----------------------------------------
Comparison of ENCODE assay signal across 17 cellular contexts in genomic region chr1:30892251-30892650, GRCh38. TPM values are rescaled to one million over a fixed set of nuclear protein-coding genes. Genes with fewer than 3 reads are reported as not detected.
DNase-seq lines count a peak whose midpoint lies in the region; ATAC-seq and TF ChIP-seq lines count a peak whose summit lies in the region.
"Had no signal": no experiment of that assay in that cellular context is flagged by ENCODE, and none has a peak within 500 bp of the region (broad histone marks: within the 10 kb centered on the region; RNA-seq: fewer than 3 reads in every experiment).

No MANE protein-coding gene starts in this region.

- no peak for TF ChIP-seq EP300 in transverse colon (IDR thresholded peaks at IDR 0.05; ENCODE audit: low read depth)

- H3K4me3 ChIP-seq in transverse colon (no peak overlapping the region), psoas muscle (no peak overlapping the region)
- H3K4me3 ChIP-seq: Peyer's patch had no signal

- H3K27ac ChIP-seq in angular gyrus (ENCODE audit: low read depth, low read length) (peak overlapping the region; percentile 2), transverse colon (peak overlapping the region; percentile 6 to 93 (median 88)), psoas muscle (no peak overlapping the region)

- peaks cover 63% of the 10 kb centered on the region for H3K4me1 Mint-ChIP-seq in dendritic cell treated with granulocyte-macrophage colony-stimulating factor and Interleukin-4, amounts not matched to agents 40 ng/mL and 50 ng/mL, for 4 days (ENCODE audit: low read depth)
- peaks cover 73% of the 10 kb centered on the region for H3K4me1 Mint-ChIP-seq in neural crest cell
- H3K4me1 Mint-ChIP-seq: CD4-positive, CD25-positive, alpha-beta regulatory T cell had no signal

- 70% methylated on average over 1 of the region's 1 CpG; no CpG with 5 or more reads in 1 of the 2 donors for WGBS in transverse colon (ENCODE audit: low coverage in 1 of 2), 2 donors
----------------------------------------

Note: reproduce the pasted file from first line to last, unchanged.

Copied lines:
Comparison of ENCODE assay signal across 17 cellular contexts in genomic region chr1:30892251-30892650, GRCh38. TPM values are rescaled to one million over a fixed set of nuclear protein-coding genes. Genes with fewer than 3 reads are reported as not detected.
DNase-seq lines count a peak whose midpoint lies in the region; ATAC-seq and TF ChIP-seq lines count a peak whose summit lies in the region.
"Had no signal": no experiment of that assay in that cellular context is flagged by ENCODE, and none has a peak within 500 bp of the region (broad histone marks: within the 10 kb centered on the region; RNA-seq: fewer than 3 reads in every experiment).

No MANE protein-coding gene starts in this region.

- no peak for TF ChIP-seq EP300 in transverse colon (IDR thresholded peaks at IDR 0.05; ENCODE audit: low read depth)

- H3K4me3 ChIP-seq in transverse colon (no peak overlapping the region), psoas muscle (no peak overlapping the region)
- H3K4me3 ChIP-seq: Peyer's patch had no signal

- H3K27ac ChIP-seq in angular gyrus (ENCODE audit: low read depth, low read length) (peak overlapping the region; percentile 2), transverse colon (peak overlapping the region; percentile 6 to 93 (median 88)), psoas muscle (no peak overlapping the region)

- peaks cover 63% of the 10 kb centered on the region for H3K4me1 Mint-ChIP-seq in dendritic cell treated with granulocyte-macrophage colony-stimulating factor and Interleukin-4, amounts not matched to agents 40 ng/mL and 50 ng/mL, for 4 days (ENCODE audit: low read depth)
- peaks cover 73% of the 10 kb centered on the region for H3K4me1 Mint-ChIP-seq in neural crest cell
- H3K4me1 Mint-ChIP-seq: CD4-positive, CD25-positive, alpha-beta regulatory T cell had no signal

- 70% methylated on average over 1 of the region's 1 CpG; no CpG with 5 or more reads in 1 of the 2 donors for WGBS in transverse colon (ENCODE audit: low coverage in 1 of 2), 2 donors